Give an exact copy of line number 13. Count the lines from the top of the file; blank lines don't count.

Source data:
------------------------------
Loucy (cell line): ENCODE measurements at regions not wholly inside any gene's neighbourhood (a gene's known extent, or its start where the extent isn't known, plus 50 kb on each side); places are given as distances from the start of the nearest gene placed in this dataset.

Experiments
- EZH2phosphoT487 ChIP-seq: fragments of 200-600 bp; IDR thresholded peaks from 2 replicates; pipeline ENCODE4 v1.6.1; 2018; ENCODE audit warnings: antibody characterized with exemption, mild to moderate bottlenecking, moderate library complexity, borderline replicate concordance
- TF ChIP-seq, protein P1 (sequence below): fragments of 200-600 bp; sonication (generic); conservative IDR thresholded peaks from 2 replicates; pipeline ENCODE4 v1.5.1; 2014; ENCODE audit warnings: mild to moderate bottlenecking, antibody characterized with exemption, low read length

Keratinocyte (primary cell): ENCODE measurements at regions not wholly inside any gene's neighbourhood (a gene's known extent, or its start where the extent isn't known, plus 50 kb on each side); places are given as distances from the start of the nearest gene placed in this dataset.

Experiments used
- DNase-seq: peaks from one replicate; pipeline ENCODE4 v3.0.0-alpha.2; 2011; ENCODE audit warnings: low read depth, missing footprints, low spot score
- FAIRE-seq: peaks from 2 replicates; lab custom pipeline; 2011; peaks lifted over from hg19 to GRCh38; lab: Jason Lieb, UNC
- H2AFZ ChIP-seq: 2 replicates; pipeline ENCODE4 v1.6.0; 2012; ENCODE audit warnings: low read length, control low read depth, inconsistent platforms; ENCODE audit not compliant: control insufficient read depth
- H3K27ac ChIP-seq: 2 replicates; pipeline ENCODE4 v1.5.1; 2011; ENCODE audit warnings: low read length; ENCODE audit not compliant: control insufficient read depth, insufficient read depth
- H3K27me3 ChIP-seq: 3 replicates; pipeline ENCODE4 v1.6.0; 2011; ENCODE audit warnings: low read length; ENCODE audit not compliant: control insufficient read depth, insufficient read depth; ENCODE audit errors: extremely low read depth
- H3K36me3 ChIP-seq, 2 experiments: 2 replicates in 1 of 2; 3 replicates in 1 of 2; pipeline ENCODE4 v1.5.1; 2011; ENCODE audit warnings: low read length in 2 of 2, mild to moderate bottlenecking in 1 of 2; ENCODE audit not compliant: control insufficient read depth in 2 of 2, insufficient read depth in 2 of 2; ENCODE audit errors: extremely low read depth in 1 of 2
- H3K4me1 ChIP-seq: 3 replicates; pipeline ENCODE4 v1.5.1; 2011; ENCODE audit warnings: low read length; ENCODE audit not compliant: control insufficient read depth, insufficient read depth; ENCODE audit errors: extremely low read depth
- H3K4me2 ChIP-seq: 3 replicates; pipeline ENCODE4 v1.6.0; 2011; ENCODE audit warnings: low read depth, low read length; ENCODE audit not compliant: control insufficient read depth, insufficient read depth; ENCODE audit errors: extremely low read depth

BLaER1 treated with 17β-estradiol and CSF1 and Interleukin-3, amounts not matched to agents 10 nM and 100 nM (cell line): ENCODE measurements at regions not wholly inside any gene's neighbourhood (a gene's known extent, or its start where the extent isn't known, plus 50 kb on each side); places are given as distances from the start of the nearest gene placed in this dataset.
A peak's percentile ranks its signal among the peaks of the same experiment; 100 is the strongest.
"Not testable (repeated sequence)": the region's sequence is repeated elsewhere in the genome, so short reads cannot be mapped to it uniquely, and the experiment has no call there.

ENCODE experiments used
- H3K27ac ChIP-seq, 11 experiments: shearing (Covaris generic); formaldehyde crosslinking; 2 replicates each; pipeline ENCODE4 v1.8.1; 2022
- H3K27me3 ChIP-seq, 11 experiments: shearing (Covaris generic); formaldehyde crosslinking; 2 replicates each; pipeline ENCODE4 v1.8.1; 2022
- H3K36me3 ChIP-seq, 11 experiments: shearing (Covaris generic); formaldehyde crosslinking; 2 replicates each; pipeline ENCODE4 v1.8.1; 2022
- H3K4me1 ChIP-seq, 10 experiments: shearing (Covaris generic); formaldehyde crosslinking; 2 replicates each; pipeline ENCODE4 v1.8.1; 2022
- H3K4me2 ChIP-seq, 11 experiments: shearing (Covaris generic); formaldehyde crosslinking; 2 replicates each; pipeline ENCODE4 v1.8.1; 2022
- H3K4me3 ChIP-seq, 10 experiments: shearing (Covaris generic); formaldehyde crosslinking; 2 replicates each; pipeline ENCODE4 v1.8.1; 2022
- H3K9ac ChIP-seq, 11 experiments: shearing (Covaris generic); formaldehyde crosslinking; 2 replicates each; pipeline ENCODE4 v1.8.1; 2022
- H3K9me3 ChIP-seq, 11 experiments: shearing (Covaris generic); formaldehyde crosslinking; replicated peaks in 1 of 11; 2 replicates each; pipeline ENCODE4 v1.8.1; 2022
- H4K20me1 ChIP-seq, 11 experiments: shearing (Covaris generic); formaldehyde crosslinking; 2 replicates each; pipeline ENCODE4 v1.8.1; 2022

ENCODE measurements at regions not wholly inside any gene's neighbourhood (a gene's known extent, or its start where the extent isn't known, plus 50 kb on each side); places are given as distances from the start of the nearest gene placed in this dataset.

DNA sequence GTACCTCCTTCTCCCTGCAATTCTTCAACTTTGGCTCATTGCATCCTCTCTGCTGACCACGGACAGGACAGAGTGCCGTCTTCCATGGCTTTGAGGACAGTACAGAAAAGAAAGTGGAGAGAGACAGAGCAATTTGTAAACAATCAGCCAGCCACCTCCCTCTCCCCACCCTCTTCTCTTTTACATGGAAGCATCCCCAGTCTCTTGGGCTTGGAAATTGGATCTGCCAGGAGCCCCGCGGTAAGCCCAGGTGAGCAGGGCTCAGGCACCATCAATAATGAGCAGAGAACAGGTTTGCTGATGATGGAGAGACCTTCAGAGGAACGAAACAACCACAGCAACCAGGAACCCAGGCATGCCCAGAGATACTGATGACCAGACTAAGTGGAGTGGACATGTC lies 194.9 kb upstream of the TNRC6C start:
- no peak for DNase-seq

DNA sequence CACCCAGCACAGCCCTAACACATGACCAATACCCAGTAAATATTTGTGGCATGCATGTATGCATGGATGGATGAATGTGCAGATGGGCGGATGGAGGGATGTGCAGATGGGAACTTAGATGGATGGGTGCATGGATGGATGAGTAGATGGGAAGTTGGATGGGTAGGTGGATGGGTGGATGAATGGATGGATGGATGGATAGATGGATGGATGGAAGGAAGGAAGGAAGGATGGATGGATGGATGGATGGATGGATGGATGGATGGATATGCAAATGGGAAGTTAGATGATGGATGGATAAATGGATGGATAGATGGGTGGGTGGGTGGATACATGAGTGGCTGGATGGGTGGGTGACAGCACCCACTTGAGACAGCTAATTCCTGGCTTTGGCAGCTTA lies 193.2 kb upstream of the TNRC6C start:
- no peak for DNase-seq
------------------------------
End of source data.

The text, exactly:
- H3K4me1 ChIP-seq: 3 replicates; pipeline ENCODE4 v1.5.1; 2011; ENCODE audit warnings: low read length; ENCODE audit not compliant: control insufficient read depth, insufficient read depth; ENCODE audit errors: extremely low read depth